Self-Efficacy In Adult Learners

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The relationship between academic achievement and self-efficacy beliefs in adult learners

Introduction

Self and identity researchers have long held that beliefs about the self are both a product of situations and a shaper of behaviour in situations (). The relationship of self-beliefs to motivation and performance in academic settings is well documented (). In addition, a growing body of research has evidenced the role of adult learning in contributing to changes in academic and global self-efficacy (). If we accept the precept of Bandura’s () reciprocal determinism, a review into the relationship between academic achievement and self-efficacy beliefs in adult learners is meaningful because global self-efficacy has been shown to mediate
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Reviews of these studies conclude that self-efficacy and academic beliefs in adults engaged in education are positively and moderately correlated (). However, establishing a relationship between self-efficacy and academic achievement is problematic because it is difficult to determine the extent to which the variables influence each other in a reciprocal manner. To address this limitation, longitudinal studies of the relation between self-beliefs and student achievement in adult learners have also been reviewed (Caprara et al). The finding of the reviewed studies are consistent with the view that self-efficacy can influence academic achievement (). Additionally, the possession of domain specific self-efficacy appears to confer a limited but statistically significant advantage on subsequent achievement measures in the representative domain of those students who exhibit higher self-efficacy beliefs …show more content…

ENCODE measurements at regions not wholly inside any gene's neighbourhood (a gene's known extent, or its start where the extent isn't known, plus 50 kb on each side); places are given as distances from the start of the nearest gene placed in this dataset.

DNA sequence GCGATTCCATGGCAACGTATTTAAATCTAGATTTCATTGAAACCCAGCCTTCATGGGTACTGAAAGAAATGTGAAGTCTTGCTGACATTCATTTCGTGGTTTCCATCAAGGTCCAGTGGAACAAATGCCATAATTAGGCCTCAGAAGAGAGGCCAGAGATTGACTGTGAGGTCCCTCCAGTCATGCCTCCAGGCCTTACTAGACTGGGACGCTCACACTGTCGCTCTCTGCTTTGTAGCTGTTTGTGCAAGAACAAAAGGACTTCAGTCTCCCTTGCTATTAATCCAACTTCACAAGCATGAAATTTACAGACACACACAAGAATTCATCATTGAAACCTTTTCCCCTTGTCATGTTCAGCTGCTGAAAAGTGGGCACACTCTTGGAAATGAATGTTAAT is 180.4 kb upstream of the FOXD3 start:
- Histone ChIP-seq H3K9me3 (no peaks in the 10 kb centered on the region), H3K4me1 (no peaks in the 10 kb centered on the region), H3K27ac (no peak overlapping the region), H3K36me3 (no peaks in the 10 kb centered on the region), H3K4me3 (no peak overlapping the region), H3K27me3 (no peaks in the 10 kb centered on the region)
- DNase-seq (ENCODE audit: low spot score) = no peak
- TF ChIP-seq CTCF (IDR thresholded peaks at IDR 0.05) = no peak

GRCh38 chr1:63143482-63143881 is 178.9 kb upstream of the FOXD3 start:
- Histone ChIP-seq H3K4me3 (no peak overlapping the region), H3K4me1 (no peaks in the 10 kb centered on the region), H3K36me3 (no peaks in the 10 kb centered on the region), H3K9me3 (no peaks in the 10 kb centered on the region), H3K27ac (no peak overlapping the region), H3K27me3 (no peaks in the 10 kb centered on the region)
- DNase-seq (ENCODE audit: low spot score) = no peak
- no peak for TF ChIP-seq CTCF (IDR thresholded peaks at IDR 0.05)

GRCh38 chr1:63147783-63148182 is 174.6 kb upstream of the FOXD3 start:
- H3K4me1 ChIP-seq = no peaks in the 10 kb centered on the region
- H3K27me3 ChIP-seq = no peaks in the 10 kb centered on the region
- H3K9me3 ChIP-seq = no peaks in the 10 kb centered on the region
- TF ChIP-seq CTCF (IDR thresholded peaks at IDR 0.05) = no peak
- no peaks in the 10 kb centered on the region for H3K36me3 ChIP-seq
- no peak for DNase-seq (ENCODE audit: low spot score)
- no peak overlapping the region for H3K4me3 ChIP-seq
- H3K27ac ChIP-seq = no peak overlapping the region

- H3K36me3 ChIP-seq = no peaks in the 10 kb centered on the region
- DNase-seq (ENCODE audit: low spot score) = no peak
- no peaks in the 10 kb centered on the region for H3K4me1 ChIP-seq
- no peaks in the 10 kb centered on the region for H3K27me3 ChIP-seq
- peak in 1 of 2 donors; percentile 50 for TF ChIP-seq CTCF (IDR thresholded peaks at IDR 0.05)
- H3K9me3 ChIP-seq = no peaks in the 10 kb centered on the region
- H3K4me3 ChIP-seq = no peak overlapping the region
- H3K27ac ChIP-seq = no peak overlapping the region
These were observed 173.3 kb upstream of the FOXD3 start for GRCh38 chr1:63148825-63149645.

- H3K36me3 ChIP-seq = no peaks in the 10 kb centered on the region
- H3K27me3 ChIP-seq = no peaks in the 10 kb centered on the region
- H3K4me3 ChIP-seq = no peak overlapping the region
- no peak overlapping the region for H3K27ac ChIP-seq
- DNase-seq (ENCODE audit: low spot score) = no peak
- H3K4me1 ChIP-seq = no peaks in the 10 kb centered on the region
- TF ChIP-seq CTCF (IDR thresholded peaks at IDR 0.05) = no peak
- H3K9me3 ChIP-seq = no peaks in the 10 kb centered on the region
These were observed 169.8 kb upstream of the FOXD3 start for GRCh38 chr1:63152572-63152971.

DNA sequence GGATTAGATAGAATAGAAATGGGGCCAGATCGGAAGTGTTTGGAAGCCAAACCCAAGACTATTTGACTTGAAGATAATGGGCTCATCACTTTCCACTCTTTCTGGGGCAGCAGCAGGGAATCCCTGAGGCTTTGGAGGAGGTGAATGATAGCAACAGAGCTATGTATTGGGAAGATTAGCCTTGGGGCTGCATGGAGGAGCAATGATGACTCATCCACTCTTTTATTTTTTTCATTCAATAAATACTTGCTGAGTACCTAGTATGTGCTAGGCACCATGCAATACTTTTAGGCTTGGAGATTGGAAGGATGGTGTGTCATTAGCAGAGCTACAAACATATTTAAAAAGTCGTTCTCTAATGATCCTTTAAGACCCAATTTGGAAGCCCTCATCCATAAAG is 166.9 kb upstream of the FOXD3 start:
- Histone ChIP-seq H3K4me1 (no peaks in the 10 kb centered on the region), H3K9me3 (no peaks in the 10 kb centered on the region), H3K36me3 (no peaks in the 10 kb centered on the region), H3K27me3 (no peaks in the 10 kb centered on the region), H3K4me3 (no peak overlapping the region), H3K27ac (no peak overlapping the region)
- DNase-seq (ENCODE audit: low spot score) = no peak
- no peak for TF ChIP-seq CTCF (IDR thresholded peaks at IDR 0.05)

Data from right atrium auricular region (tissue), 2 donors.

Methodological factors could account for this aspect of the findings. In the research conducted by Bloggs (2010) and Adams (2010), for example, difficulty ascertaining overall beliefs about the self from a summary of reported views in specific domains could impact on the predictive credibility of those views on academic achievement. Even those studies that utilise direct self-reports of global self-beliefs, such as the Rosenberg Self-Esteem Scale, are premised on the belief that participants are prepared and able to provide accurate accounts on self-beliefs

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